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Re: E-M:/ Michigan Natural Features Inventory

Back to the MNFI discussion...

The power of the MNFI inventory should be strong enough to extend to Benton Harbor's Jean Klock Park. Rose pink, a threatened species thriving in this 90-year-old protected park, documented in the MNRI, is not making one bit of difference with state decision-makers. According to Dennis Fedewa of the DNR, the Wildlife Division "outlined measures for avoiding 'take' of rose pink" issued to the developer, "describing management practices that would need to be followed  in order to protect the local population of this threatened plant, now and in the future."

Rose pink on the MNRI:

Instead of DEQ/DNR staff figuring out a way to move proposed golf course holes around the threatened species, and devising management plans for golf course owners that have no problem destroying public parks, the information should be used to guide the State of Michigan's land use decisions that put utmost importance on conservation and protection of both species and habitat, and respecting the legal status of a legally-protected park.

After the botanist studying this species presented her findings to the public at a DEQ hearing, the local paper printed an article "Flower threatens Harbor Shores" rather than the reality--a consumptive development is threatening an already- threatened plant.

Mr. and Mrs. Klock were aware of the existence of Rose Pink in the park at the time they purchased and donated it 90 years ago, giving a poem about rose pink to their daughter.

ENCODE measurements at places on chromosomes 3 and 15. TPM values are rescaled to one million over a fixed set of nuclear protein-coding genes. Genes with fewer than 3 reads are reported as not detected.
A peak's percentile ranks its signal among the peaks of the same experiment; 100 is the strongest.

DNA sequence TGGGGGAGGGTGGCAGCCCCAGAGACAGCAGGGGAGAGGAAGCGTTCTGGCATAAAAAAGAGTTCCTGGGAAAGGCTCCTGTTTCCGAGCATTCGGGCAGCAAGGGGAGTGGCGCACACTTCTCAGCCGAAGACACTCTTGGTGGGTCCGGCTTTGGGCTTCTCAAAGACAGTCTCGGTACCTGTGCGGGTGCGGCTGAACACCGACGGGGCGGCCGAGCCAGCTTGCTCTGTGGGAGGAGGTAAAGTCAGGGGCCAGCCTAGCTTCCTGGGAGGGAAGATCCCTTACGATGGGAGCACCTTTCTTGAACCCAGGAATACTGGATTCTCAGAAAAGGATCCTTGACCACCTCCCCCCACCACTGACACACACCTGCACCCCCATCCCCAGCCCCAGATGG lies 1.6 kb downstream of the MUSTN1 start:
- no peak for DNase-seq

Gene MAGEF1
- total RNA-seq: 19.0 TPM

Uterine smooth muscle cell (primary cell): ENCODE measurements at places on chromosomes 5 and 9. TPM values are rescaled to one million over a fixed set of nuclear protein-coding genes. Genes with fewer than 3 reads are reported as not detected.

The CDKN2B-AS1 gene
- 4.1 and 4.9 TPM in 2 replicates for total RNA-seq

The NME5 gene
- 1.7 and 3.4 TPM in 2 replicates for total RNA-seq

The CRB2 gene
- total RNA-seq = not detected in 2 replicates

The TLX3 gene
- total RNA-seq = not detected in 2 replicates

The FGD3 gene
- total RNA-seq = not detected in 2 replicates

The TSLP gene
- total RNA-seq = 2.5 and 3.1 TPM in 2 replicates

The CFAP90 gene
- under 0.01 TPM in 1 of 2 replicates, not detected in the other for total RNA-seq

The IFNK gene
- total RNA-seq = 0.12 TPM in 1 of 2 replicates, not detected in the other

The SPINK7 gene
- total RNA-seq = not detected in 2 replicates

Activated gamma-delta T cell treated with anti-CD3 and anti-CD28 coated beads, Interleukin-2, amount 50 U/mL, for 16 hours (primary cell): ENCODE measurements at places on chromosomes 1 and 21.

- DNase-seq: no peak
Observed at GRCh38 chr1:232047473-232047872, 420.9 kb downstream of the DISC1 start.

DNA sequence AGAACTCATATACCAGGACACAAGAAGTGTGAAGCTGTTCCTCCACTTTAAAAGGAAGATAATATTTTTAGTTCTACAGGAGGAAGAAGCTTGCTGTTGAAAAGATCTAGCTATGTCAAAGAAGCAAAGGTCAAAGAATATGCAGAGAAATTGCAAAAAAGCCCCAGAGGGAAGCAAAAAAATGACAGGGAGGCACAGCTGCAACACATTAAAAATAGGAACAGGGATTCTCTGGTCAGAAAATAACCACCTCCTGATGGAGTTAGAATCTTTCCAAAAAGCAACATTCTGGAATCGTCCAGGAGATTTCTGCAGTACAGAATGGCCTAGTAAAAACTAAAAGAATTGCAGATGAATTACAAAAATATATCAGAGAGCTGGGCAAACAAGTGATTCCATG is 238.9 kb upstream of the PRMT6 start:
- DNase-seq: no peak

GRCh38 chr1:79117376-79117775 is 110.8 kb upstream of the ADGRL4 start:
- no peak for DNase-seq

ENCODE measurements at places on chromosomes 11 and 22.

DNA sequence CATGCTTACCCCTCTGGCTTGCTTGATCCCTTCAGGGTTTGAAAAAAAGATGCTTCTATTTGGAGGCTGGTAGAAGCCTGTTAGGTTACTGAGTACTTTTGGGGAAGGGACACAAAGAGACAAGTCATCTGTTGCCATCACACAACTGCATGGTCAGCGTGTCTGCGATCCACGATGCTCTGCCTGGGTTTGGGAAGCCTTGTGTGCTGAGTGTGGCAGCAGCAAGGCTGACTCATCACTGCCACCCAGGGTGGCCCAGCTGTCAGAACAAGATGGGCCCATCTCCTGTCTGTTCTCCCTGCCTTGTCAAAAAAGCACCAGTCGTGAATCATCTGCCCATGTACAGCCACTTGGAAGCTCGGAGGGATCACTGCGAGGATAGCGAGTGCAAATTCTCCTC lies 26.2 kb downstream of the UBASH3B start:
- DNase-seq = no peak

90-years of a protected public park with a track record of protecting species, habitat and dunes.

Does the MNFI inventory matter?
When it comes to saving an already-protected place?

It sure should.

LuAnne Kozma
Defense of Place

Larry Nooden <ldnum@umich.edu> wrote:
Enviro-Mich message from Larry Nooden

Environmentalists/conservationists need to be more aware about the
contributions of the Michigan Natural Features Inventory (MNFI) and its
current trials.

MNFI analyzes/surveys Michigan's natural areas to provide a basis for
management. They also monitor troubled species and their habitats. In
addition to their impacts on conservation and Michigan quality of life,
their services seem very important in a state where tourism dependent on
natural resources is a major part of the economy. There's lots of
interesting and useful information at their website
() concerning Michigan's biological
communities and rare species.

MNFI has developed into a first class scientific unit serving Michigan's
citizens. It is fabric of people with many kind of expertise working
together. Right now, its future is precarious, but it should be
supported. Michigan's infrastructure, both personnel resources and
environmental, should not be allowed to disintegrate further. Our economic
future and quality of life depend on it.

ENVIRO-MICH: Internet List and Forum for Michigan Environmental
and Conservation Issues and Michigan-based Citizen Action. Archives at

Postings to: enviro-mich@great-lakes.net For info, send email to
majordomo@great-lakes.net with a one-line message body of "info enviro-mich"

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